Batterman said it can sometimes be true that idling of vehicles in stop-and-go traffic can contribute to higher emissions, especially during winter, when temperatures can get too cold for emissions control technology to work effectively.
On the other hand, he said, vehicles tend to generate more pollution per mile when moving at faster speeds, because that requires more power.
The state’s analysis, he said, doesn’t account for a likely increase in the number of vehicles traveling on the widened highways because of induced demand, which could offset reductions in congestion-related emissions. Opponents of highway expansion argue that people will be more likely to choose travel by car or truck over transit, biking or some other alternative if they perceive less of a headache from traffic.
Henson said the state’s analysis is based on assumptions that more electric vehicles will be traveling the highways in the future, and that the number of vehicles will increase as population does.
On Tuesday, Hogan continued to promote the toll lanes proposal during a speech to business leaders. He touted the proposal as “the largest traffic relief project in the world” and said that other politicians “have done absolutely nothing for decades” to address congestion.
“Unbelievably, some legislators and local officials are apparently in favor of continued traffic congestion and are once again working to stall our plans to solve the traffic congestion crisis,” Hogan told members of Maryland Business for Responsive Government, a pro-business group that is rebranding itself as the Maryland Free Enterprise Foundation.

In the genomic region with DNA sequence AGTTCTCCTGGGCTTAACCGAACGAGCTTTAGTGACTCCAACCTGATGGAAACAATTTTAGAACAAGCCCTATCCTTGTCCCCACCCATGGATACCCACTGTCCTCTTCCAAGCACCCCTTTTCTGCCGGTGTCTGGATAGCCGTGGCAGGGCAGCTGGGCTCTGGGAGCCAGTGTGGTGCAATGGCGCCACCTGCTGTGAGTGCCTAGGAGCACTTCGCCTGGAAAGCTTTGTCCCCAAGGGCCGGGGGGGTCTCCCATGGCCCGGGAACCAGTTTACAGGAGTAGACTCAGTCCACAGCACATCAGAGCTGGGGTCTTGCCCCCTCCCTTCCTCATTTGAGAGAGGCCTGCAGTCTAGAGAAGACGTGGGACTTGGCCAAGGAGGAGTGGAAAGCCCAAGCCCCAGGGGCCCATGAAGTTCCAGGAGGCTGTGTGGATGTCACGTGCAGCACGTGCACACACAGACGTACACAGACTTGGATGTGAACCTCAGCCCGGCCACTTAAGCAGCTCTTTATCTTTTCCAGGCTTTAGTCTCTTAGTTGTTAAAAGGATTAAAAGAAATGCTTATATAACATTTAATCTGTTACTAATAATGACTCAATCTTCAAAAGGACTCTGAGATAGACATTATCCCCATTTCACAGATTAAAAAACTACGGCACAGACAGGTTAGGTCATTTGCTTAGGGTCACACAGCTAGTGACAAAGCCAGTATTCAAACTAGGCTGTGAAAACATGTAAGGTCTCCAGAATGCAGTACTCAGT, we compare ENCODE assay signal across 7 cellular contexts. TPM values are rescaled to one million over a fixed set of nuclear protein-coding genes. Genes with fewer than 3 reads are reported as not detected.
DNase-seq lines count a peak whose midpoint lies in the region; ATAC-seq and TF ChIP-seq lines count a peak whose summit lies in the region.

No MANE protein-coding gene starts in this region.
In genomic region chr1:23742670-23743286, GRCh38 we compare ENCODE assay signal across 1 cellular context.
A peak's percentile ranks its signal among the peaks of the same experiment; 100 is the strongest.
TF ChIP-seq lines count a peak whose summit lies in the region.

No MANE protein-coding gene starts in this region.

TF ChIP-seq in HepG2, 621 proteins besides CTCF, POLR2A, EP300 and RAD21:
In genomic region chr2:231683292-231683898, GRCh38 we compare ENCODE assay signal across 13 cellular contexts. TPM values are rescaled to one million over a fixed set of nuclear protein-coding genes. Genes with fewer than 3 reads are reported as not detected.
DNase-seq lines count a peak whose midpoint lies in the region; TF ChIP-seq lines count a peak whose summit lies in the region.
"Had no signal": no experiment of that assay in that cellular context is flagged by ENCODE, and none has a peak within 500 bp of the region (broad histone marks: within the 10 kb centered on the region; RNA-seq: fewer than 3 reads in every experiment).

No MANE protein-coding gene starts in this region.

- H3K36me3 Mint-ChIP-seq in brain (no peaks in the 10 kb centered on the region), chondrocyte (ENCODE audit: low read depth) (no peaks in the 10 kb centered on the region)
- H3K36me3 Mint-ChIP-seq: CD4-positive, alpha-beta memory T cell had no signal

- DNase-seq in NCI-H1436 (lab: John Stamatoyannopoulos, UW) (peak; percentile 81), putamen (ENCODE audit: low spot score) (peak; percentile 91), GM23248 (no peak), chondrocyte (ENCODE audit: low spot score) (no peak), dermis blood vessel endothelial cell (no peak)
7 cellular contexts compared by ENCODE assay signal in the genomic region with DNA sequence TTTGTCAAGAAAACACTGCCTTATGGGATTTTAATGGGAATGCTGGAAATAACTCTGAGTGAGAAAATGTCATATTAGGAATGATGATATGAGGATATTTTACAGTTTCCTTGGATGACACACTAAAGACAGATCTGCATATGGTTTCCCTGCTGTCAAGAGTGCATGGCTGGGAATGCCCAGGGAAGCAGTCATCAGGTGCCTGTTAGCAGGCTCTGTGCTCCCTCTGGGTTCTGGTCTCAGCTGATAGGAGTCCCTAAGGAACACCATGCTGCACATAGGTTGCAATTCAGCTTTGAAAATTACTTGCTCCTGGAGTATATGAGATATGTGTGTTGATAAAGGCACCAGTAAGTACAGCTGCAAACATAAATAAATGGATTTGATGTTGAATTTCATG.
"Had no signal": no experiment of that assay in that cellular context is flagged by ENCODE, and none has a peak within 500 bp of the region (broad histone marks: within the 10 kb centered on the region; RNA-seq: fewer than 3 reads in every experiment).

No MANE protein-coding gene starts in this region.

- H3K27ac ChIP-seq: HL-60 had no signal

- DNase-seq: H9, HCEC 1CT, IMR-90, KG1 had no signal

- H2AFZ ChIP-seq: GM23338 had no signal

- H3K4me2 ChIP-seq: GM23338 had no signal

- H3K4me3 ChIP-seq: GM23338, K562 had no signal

It’s unclear whether the Board of Public Works will move the project forward. Neither Comptroller Peter Franchot nor Treasurer Nancy Kopp, the other two members, has said how they will vote on the project, both of them saying they have questions and are still weighing the plan.
Batterman’s message went to the offices of both Franchot and Kopp.
Opponents meanwhile continue to criticize the highway expansion and push the Hogan administration to consider alternatives. That is in part because the project would require a few dozen homes and a handful of businesses to be demolished, despite earlier assurances that wouldn’t be necessary.
On Monday, a slew of local officials and state lawmakers gathered at a park in Silver Spring to propose a multipronged approach: widening the American Legion Bridge over the Potomac River, allowing the use of shoulders during rush hour, installing lanes that can reverse traffic flow during different times of day, improving the MARC commuter train service and encouraging drivers to use the Intercounty Connector instead of the Capital Beltway.
Some also suggested investigating the feasibility of a monorail line along Interstate 270 that a developer has proposed.
Opponents of the toll lanes proposal plan to continue to push their cause Wednesday morning before the Board of Public Works vote. Local officials and representatives from environmental and transit advocacy organizations say they plan gather outside the Comptroller’s Office in Annapolis with signs and banners.
Baltimore Sun reporters Pamela Wood and Christine Condon contributed to this article.